Partial recovery of infaunal communities during a fallow period at an open-ocean aquaculture
Published source details
Lin D. & Bailey-Brock J. (2008) Partial recovery of infaunal communities during a fallow period at an open-ocean aquaculture. Marine Ecology Progress Series, 371, 65-72
Published source details Lin D. & Bailey-Brock J. (2008) Partial recovery of infaunal communities during a fallow period at an open-ocean aquaculture. Marine Ecology Progress Series, 371, 65-72
This study is summarised as evidence for the following.
Leave a fallow period during fish/shellfish farmingAction Link
Leave a fallow period during fish/shellfish farming
A replicated, before-and-after, site comparison study in 2001–2007 in four sandy seabed locations off the coast of Hawai’i, North Pacific Ocean, USA (Lin & Bailey-Brock 2008) found that after a six-month fallow period polychaete worm diversity, abundances and community composition changed at farmed sites, but remained different from that of sites without fish farms. Community data were reported as statistical model results and graphical analyses. The cumulative relative abundance of three pollution-indicator worms, Capitella capitata, Neanthes arenaceodentata, and Ophryotrocha adherens, tended to be lower after the fallow period (5%), compared to before (70%), but remained higher than at sites without fish farms (0%) (results not statistically tested). Worm species diversity at farmed sites was not different at the end compared to the start of the fallow period, and remained lower than at sites without fish farms (data reported as a diversity index). Four aquaculture locations were surveyed, each with four farmed sites and two unfarmed. Sediment samples were collected 16 times between November 2001 and August 2006 (before the fallow period), twice during the fallow period (between August 2006 to March 2007), and once in May 2007 (after fish were restocked). Divers collected three to five sediment samples/collection/site using hand tube corers (11 cm diameter, to 5 cm depth) at 39–45 m depths. Polychaete worms (>0.5 mm) were identified and counted.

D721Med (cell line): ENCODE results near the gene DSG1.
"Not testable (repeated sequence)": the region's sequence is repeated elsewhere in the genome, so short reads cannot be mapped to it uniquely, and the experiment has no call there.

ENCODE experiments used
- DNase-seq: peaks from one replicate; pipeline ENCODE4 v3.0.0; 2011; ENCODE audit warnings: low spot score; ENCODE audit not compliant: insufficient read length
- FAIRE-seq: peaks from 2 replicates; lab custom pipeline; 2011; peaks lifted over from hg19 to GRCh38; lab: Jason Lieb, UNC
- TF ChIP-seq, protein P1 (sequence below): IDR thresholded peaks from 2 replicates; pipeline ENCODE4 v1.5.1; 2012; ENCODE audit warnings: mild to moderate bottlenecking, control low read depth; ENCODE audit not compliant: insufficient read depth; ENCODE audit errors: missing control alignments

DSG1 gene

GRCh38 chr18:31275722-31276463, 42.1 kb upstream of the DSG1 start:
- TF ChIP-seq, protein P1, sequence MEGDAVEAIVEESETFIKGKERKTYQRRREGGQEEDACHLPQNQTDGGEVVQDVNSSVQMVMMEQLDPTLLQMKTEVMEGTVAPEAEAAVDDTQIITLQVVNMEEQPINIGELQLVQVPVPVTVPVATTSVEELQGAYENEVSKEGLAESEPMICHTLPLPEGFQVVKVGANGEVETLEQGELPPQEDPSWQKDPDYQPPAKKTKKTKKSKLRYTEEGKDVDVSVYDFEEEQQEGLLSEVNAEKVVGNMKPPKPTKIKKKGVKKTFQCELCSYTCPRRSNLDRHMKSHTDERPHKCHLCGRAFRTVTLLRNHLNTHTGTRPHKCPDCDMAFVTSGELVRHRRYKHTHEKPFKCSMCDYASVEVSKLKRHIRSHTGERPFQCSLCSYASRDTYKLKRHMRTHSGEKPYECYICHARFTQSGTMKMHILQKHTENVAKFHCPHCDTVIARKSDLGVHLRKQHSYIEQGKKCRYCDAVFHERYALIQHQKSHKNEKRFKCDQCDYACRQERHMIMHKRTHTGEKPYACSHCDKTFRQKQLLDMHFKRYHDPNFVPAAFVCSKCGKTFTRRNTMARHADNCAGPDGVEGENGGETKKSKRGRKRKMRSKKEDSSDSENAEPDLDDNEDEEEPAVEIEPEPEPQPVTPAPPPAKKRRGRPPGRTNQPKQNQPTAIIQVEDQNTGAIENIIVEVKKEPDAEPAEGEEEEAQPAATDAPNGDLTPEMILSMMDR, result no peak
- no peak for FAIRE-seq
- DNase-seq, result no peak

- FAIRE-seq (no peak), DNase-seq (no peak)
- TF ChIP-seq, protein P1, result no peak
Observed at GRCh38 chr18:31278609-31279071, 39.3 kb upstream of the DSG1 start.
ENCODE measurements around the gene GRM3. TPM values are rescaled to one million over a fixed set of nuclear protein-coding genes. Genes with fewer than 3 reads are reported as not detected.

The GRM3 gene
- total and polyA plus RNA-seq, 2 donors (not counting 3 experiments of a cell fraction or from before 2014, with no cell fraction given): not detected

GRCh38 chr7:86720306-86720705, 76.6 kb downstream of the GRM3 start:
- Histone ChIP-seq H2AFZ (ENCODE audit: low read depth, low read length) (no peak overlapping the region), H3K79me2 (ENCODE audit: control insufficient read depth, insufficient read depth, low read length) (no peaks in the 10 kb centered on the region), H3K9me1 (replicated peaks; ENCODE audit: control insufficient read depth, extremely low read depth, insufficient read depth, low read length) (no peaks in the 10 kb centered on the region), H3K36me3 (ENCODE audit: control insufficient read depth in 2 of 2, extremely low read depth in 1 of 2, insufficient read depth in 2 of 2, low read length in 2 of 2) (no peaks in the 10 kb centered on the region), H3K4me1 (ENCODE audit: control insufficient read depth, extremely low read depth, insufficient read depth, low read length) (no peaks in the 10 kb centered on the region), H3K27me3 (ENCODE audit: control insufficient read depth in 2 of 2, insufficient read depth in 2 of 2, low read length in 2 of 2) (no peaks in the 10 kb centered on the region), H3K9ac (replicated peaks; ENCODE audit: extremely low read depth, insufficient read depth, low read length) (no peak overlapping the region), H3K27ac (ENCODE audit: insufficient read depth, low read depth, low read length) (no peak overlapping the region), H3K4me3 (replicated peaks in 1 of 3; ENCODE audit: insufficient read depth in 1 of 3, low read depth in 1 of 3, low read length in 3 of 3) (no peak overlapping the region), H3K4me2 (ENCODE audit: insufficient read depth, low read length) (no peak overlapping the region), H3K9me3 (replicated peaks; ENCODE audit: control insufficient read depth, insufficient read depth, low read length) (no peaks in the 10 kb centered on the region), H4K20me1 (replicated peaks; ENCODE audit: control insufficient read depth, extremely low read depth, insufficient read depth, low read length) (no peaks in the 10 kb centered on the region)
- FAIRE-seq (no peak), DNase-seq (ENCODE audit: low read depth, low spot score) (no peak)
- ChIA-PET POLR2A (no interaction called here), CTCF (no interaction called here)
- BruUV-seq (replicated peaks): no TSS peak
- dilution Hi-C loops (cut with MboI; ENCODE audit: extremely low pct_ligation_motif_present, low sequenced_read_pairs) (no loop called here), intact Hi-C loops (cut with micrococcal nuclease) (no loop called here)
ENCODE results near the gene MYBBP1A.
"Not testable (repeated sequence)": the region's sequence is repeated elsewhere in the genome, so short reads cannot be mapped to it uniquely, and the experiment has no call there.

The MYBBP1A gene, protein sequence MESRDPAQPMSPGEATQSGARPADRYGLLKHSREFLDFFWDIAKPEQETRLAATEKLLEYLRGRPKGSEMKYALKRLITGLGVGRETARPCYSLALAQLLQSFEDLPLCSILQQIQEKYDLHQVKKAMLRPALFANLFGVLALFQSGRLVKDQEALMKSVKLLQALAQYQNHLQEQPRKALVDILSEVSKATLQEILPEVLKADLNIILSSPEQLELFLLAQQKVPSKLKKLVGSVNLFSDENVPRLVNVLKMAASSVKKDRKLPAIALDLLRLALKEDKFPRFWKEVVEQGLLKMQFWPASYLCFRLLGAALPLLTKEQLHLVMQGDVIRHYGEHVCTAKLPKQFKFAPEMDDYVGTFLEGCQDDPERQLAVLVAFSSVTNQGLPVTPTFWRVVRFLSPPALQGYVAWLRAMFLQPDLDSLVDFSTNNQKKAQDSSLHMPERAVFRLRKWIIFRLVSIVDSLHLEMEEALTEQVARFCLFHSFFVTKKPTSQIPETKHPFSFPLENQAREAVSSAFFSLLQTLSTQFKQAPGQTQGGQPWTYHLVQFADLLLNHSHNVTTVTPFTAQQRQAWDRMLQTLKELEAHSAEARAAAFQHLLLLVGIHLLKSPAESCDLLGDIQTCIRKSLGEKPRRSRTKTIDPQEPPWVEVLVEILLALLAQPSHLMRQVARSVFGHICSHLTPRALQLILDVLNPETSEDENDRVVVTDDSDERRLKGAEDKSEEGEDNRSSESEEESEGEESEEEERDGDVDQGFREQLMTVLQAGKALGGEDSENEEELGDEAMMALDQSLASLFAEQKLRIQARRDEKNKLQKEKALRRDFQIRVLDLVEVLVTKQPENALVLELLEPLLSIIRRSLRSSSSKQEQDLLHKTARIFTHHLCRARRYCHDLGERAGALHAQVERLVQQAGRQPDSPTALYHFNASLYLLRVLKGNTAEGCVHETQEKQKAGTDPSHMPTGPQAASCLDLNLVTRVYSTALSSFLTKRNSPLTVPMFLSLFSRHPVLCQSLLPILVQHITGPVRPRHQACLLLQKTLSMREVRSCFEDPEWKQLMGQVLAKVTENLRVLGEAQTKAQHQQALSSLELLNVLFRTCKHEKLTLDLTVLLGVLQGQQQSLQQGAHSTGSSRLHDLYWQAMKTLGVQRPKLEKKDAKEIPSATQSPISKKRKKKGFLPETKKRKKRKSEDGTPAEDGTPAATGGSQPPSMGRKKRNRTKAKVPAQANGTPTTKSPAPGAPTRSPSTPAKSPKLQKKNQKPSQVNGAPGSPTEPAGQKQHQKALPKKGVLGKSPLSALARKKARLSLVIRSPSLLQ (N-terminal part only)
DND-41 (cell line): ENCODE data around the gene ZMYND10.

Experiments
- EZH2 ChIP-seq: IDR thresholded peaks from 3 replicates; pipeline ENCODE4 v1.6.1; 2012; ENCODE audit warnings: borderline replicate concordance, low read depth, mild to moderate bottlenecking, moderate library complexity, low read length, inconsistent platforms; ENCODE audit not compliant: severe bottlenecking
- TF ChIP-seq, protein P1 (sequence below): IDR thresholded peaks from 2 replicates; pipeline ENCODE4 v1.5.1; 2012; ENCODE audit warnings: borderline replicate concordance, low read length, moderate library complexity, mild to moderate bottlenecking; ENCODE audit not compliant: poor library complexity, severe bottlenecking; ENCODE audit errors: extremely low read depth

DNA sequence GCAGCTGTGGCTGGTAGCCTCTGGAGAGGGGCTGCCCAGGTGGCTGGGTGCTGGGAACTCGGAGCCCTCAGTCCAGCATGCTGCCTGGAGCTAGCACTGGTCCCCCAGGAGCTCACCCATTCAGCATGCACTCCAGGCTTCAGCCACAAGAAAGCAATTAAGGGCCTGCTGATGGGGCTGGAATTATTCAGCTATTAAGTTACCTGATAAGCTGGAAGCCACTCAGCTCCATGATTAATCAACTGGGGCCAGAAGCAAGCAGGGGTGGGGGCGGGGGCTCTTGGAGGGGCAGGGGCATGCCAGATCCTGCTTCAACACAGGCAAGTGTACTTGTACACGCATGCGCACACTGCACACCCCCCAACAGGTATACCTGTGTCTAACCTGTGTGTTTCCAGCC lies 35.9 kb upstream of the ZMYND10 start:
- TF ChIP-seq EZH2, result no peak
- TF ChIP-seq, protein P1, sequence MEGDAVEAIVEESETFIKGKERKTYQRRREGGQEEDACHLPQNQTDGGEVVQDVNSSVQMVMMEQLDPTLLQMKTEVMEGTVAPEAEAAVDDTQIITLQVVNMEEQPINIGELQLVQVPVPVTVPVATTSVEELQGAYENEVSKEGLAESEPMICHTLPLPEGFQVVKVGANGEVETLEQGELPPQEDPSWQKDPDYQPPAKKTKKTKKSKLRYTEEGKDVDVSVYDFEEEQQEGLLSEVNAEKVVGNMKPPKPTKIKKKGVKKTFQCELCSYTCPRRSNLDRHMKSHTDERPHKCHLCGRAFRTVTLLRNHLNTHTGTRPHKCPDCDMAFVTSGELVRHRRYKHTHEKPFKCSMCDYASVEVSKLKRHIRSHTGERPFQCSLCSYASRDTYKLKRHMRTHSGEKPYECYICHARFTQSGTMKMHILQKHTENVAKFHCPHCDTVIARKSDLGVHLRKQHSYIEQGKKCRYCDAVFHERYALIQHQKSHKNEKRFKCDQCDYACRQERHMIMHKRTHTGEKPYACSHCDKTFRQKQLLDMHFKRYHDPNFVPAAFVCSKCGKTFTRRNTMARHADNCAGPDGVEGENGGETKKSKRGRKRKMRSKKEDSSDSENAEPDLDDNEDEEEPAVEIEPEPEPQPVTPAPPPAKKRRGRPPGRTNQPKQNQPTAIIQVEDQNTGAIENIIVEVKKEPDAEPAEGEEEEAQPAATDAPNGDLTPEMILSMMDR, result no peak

(Summarised by: Anaëlle Lemasson)